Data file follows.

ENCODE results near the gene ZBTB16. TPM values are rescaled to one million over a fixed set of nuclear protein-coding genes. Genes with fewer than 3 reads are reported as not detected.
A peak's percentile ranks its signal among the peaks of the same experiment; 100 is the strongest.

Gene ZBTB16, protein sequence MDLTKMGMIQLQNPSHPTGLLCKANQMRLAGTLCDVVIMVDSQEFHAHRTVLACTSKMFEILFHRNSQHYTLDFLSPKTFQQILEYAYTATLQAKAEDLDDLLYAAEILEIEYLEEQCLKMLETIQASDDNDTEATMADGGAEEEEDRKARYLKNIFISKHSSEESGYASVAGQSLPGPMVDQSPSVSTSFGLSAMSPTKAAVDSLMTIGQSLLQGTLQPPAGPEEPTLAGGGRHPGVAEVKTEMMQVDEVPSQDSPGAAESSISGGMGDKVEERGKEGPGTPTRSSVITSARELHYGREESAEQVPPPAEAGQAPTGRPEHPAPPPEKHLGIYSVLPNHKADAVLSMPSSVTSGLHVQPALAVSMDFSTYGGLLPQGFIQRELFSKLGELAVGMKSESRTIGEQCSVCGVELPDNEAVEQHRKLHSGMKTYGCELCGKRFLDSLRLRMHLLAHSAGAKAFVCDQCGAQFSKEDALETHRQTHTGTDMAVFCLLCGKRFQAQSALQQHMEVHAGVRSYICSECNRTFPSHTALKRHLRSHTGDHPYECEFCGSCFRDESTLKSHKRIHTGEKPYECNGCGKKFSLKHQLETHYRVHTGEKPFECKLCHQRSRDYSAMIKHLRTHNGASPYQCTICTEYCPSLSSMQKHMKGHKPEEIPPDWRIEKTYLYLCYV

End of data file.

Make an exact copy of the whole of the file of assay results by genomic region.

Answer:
ENCODE results near the gene ZBTB16. TPM values are rescaled to one million over a fixed set of nuclear protein-coding genes. Genes with fewer than 3 reads are reported as not detected.
A peak's percentile ranks its signal among the peaks of the same experiment; 100 is the strongest.

Gene ZBTB16, protein sequence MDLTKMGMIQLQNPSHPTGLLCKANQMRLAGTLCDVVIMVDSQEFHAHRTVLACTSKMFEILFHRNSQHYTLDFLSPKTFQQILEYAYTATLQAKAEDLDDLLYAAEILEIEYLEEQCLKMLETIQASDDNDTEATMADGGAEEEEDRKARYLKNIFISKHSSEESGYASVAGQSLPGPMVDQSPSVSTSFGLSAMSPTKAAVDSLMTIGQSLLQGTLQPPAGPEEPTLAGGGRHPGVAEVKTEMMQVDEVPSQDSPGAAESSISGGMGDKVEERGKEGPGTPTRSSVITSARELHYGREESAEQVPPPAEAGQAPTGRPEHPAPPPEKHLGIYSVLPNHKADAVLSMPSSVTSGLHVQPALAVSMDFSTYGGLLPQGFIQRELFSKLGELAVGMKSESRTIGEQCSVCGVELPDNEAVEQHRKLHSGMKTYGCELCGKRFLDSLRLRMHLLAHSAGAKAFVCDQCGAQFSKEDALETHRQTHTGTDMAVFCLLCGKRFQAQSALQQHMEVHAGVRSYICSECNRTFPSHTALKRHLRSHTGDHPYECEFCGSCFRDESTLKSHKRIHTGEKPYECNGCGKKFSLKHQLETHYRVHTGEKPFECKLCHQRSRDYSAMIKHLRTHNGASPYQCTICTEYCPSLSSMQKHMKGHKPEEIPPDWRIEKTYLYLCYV